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Subsequently, we also see how Armstrong looks to the moon for escapism. Behind First Man is a captivating look at grief. A heart-breaking ordeal befalls Armstrong at the start of the film, providing one of the few instances of him expressing sorrow. While his persistent anguish is not always clear, Chazelle showcases scenes of Armstrong looking up towards the moon in isolation, seeing it as a way to leave behind the pain of his past. What better way to untether yourself from earthly woes than to journey beyond the stars?
The film also bears the distinction of mesmerising cinematography, and a wonderful score to accompany it. It seamlessly merges 16mm and 35mm for its domestic scenes, while ramping up to IMAX for the moon landing itself, a sequence which is utterly breath-taking. Captured gorgeously and edited skilfully, it’s the only time seeing the moon landing in film where I genuinely felt like I was on the moon with Armstrong.
Among the movie’s more questionable creative decisions are how blandly other important figures in Apollo 11 are treated, notably Buzz Aldrin. There’s also the dreadful reliance on shaky cam, a technique which is understandable inside the capsules during launches, but infuriating when utilised for conversations between characters.
However, First Man remains engaging with its stellar craftsmanship and core themes. It’s hardly Chazelle’s best, but it’s still a strong title to add to his filmography.
Halloween (2018) – ★★★☆☆
Jamie Lee Curtis as Laurie Strode squares off against Michael Myers once again in yet another follow-up to the 1978 Carpenter classic. Retconning all previous entries in between, the film takes place forty years after the original, where Myers breaks out of prison for Halloween (2018). Convenient timing you may say, but who really cares? Realising that he’s coming back for her, Strode locks and loads inside her fortified home in the woods, ready to face and ultimately kill Myers herself this time.
I really like the original Halloween, but it’s definitely a product of its time. It capitalised off of the 1970s fear of serial killers terrifically, using atmosphere and a surprising lack of gore in order to heighten tension and fear, while also serving as an examination on evil. Several sequels, and even a remake, have attempted to recreate this effect in vain. Which is why it’s very satisfying to see this new film reject attempts to do the same thing, choosing to be its own experience with its own themes.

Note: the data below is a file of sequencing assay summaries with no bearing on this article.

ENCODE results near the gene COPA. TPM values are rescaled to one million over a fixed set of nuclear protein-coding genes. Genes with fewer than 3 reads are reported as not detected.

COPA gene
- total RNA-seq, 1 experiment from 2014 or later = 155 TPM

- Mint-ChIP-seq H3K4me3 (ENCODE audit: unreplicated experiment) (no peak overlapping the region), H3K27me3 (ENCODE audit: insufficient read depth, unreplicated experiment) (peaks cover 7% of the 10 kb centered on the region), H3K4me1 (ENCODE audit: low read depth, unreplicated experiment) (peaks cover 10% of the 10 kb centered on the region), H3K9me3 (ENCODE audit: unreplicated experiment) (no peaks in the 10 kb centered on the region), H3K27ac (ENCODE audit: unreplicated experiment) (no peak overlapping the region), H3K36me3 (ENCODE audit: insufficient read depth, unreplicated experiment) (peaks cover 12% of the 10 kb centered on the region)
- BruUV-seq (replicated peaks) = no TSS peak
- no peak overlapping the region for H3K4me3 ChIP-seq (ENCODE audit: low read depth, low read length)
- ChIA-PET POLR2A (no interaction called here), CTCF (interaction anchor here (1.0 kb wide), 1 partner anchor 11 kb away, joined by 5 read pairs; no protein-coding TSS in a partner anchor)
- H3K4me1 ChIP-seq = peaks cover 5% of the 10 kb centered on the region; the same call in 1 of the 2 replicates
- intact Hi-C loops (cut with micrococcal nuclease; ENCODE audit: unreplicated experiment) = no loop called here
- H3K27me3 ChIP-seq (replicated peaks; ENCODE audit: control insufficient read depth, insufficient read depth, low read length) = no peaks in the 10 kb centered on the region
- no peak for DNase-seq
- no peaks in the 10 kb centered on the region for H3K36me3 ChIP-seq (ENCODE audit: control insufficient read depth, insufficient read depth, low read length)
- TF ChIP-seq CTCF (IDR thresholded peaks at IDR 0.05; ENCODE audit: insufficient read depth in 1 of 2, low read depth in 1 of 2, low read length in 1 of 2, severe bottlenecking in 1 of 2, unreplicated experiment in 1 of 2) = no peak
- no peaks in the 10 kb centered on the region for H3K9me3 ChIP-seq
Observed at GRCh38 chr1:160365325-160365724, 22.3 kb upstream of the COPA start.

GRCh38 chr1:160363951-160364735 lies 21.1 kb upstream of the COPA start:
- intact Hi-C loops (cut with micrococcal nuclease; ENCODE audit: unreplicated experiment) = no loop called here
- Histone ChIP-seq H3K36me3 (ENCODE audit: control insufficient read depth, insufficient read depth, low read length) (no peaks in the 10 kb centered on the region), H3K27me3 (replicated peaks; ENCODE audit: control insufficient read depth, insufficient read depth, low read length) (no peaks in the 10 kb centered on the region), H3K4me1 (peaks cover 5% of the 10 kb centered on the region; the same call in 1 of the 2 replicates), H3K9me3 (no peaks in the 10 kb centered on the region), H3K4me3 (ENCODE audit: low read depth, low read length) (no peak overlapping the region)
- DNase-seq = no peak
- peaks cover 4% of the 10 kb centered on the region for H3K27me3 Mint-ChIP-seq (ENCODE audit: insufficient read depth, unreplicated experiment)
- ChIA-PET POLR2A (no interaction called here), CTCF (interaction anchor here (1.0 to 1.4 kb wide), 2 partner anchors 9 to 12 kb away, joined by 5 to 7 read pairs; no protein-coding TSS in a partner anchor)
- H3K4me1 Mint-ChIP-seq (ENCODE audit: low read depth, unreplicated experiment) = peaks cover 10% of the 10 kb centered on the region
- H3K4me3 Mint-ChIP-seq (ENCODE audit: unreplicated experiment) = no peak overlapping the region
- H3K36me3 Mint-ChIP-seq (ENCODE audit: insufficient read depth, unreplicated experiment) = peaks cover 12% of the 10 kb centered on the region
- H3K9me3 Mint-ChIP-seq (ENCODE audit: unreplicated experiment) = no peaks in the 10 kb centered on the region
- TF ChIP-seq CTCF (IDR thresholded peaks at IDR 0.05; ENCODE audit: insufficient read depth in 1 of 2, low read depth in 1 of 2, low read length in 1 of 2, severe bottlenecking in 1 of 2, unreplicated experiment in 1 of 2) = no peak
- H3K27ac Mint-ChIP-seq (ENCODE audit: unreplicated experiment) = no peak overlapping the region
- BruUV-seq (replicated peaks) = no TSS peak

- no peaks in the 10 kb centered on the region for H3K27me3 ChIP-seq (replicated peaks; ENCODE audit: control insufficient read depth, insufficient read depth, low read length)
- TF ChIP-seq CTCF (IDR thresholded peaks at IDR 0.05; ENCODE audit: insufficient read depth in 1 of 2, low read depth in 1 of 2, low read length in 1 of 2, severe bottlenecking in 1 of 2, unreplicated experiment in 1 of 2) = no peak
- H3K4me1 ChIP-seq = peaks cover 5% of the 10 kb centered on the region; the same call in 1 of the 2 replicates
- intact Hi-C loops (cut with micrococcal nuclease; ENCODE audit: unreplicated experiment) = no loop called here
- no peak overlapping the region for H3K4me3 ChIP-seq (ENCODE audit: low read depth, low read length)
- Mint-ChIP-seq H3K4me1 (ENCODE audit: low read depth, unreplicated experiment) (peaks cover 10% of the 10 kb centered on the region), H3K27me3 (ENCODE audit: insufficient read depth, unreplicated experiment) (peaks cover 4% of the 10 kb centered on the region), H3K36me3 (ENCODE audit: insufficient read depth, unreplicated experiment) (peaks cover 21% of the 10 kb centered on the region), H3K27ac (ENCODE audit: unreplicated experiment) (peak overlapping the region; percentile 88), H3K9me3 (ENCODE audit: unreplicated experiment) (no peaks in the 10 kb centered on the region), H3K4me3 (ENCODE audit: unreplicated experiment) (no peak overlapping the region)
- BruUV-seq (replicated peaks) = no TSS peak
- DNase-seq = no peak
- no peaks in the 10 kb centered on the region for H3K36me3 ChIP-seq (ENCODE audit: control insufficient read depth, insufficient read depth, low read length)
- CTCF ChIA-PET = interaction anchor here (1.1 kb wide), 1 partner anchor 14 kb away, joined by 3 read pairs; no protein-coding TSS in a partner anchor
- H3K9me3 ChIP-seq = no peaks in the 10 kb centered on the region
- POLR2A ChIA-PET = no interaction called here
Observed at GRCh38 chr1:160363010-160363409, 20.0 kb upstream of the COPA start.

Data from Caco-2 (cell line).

There are definitely parallels to this film and its original counterpart – from its opening titles to its story beats to some of its visuals and shots – but it jovially turns many of the similarities on its head. Rather than assume the role of the lone surviving virgin, a cliché she arguably started with the original Halloween, this new Laurie Strode has been hardened by her experiences. At the cost of a normal family life with her daughter and granddaughter (Judy Greer and Andi Matichak), Strode has obsessed over Michael Myers, waiting for his return so that she can not only end him, but hopefully quell the guilt and suffering she has had to live with for forty years.
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Trauma is the film’s underlying subject matter. Curtis is enormously engaging in her portrayal of this new Laurie, but the consequences of her horrifying ordeal have affected her and her next of kin. Their relationships are rocky due to Strode’s fixation on Myers, but they must unite and work through their differences when Myers inevitably returns. In doing this, the film reveals the full extent of trauma’s damage, using the ruthlessness and uncompromising nature of Michael Myers as a representation of its brutality. Meaning, when the showdown between Strode and Myers occurs, we’re essentially watching three generations of women come together to take back control from the source of their family trauma.
But that doesn’t mean favourable slasher gimmicks are abandoned. Long takes, bleak shadows, eerie angles and shots, and the classic soundtrack are all used to unsettling effect during Myers’ killing sprees, albeit with more gore than the original. The unnerving creativity of the kills are still present, and its atmosphere reaches stalactite coldness during the film’s riveting climax, especially in its execution of silence and commendable restraint on jump scares.
It’s far from perfect – the comedy doesn’t land very well, some plot points make no sense, and a lot of the granddaughter’s subplot involving dances and boyfriends did wear my patience a little thin – but it’s a fun horror film with intelligent things to say once you scratch beneath the apocalypse. It’s got nothing on Hereditary or A Quiet Place. But it’s an enjoyable new entry if you know what to expect from it. If I’ve learned anything though it’s that if the zombie apocalypse befalls earth tomorrow, I want Jamie Lee Curtis on my team.